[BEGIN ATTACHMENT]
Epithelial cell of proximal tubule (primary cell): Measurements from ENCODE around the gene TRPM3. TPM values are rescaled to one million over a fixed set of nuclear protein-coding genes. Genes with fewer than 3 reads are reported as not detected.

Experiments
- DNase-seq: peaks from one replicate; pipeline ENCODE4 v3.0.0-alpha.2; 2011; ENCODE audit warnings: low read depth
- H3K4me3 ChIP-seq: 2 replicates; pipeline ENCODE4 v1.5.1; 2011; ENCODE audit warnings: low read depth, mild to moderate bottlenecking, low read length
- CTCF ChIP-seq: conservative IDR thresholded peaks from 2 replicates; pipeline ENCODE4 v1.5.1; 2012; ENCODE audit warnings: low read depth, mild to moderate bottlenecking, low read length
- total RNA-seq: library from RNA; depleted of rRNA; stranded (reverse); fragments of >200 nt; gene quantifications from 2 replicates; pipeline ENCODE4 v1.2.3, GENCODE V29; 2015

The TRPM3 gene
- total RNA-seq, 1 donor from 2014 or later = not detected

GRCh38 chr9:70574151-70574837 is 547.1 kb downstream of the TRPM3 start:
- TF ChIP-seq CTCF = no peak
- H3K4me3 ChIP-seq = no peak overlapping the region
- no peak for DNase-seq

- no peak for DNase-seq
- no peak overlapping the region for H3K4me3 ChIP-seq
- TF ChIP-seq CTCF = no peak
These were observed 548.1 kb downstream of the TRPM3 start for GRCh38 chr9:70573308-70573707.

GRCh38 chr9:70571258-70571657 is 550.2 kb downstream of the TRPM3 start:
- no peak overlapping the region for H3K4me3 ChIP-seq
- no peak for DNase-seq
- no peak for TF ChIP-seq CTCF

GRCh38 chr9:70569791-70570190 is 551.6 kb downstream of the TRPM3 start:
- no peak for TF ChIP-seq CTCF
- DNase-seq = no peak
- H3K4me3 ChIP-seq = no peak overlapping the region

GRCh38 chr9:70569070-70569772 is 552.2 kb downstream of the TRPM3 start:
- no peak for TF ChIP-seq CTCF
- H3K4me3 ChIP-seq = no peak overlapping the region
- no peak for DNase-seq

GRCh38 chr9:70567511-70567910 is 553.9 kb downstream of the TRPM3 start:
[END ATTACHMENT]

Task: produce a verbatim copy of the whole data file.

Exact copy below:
Epithelial cell of proximal tubule (primary cell): Measurements from ENCODE around the gene TRPM3. TPM values are rescaled to one million over a fixed set of nuclear protein-coding genes. Genes with fewer than 3 reads are reported as not detected.

Experiments
- DNase-seq: peaks from one replicate; pipeline ENCODE4 v3.0.0-alpha.2; 2011; ENCODE audit warnings: low read depth
- H3K4me3 ChIP-seq: 2 replicates; pipeline ENCODE4 v1.5.1; 2011; ENCODE audit warnings: low read depth, mild to moderate bottlenecking, low read length
- CTCF ChIP-seq: conservative IDR thresholded peaks from 2 replicates; pipeline ENCODE4 v1.5.1; 2012; ENCODE audit warnings: low read depth, mild to moderate bottlenecking, low read length
- total RNA-seq: library from RNA; depleted of rRNA; stranded (reverse); fragments of >200 nt; gene quantifications from 2 replicates; pipeline ENCODE4 v1.2.3, GENCODE V29; 2015

The TRPM3 gene
- total RNA-seq, 1 donor from 2014 or later = not detected

GRCh38 chr9:70574151-70574837 is 547.1 kb downstream of the TRPM3 start:
- TF ChIP-seq CTCF = no peak
- H3K4me3 ChIP-seq = no peak overlapping the region
- no peak for DNase-seq

- no peak for DNase-seq
- no peak overlapping the region for H3K4me3 ChIP-seq
- TF ChIP-seq CTCF = no peak
These were observed 548.1 kb downstream of the TRPM3 start for GRCh38 chr9:70573308-70573707.

GRCh38 chr9:70571258-70571657 is 550.2 kb downstream of the TRPM3 start:
- no peak overlapping the region for H3K4me3 ChIP-seq
- no peak for DNase-seq
- no peak for TF ChIP-seq CTCF

GRCh38 chr9:70569791-70570190 is 551.6 kb downstream of the TRPM3 start:
- no peak for TF ChIP-seq CTCF
- DNase-seq = no peak
- H3K4me3 ChIP-seq = no peak overlapping the region

GRCh38 chr9:70569070-70569772 is 552.2 kb downstream of the TRPM3 start:
- no peak for TF ChIP-seq CTCF
- H3K4me3 ChIP-seq = no peak overlapping the region
- no peak for DNase-seq

GRCh38 chr9:70567511-70567910 is 553.9 kb downstream of the TRPM3 start: